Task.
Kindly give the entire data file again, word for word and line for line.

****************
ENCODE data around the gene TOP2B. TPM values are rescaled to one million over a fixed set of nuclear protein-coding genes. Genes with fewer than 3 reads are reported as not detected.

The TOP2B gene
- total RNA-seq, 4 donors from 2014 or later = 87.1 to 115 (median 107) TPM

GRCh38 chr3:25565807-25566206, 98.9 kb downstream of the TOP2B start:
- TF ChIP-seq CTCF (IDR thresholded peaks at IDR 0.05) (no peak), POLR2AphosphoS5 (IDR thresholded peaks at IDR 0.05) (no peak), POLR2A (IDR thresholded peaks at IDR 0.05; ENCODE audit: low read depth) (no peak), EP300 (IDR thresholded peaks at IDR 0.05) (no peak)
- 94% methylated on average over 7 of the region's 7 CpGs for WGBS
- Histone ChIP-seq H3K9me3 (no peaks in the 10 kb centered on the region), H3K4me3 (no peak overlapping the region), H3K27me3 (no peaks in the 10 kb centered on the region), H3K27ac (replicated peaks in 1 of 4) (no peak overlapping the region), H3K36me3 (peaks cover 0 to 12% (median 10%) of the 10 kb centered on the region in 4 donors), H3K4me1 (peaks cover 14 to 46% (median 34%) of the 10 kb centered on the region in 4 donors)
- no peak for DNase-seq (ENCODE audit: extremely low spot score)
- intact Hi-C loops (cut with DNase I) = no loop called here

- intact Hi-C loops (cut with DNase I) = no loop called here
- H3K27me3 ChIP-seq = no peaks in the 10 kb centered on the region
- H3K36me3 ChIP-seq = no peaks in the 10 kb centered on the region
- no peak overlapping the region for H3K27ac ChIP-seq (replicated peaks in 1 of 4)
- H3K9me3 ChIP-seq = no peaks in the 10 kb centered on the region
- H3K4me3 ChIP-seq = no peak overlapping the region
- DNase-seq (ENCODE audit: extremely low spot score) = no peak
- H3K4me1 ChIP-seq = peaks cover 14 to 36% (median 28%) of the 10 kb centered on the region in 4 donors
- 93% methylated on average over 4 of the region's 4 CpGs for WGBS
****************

ENCODE data around the gene TOP2B. TPM values are rescaled to one million over a fixed set of nuclear protein-coding genes. Genes with fewer than 3 reads are reported as not detected.

The TOP2B gene
- total RNA-seq, 4 donors from 2014 or later = 87.1 to 115 (median 107) TPM

GRCh38 chr3:25565807-25566206, 98.9 kb downstream of the TOP2B start:
- TF ChIP-seq CTCF (IDR thresholded peaks at IDR 0.05) (no peak), POLR2AphosphoS5 (IDR thresholded peaks at IDR 0.05) (no peak), POLR2A (IDR thresholded peaks at IDR 0.05; ENCODE audit: low read depth) (no peak), EP300 (IDR thresholded peaks at IDR 0.05) (no peak)
- 94% methylated on average over 7 of the region's 7 CpGs for WGBS
- Histone ChIP-seq H3K9me3 (no peaks in the 10 kb centered on the region), H3K4me3 (no peak overlapping the region), H3K27me3 (no peaks in the 10 kb centered on the region), H3K27ac (replicated peaks in 1 of 4) (no peak overlapping the region), H3K36me3 (peaks cover 0 to 12% (median 10%) of the 10 kb centered on the region in 4 donors), H3K4me1 (peaks cover 14 to 46% (median 34%) of the 10 kb centered on the region in 4 donors)
- no peak for DNase-seq (ENCODE audit: extremely low spot score)
- intact Hi-C loops (cut with DNase I) = no loop called here

- intact Hi-C loops (cut with DNase I) = no loop called here
- H3K27me3 ChIP-seq = no peaks in the 10 kb centered on the region
- H3K36me3 ChIP-seq = no peaks in the 10 kb centered on the region
- no peak overlapping the region for H3K27ac ChIP-seq (replicated peaks in 1 of 4)
- H3K9me3 ChIP-seq = no peaks in the 10 kb centered on the region
- H3K4me3 ChIP-seq = no peak overlapping the region
- DNase-seq (ENCODE audit: extremely low spot score) = no peak
- H3K4me1 ChIP-seq = peaks cover 14 to 36% (median 28%) of the 10 kb centered on the region in 4 donors
- 93% methylated on average over 4 of the region's 4 CpGs for WGBS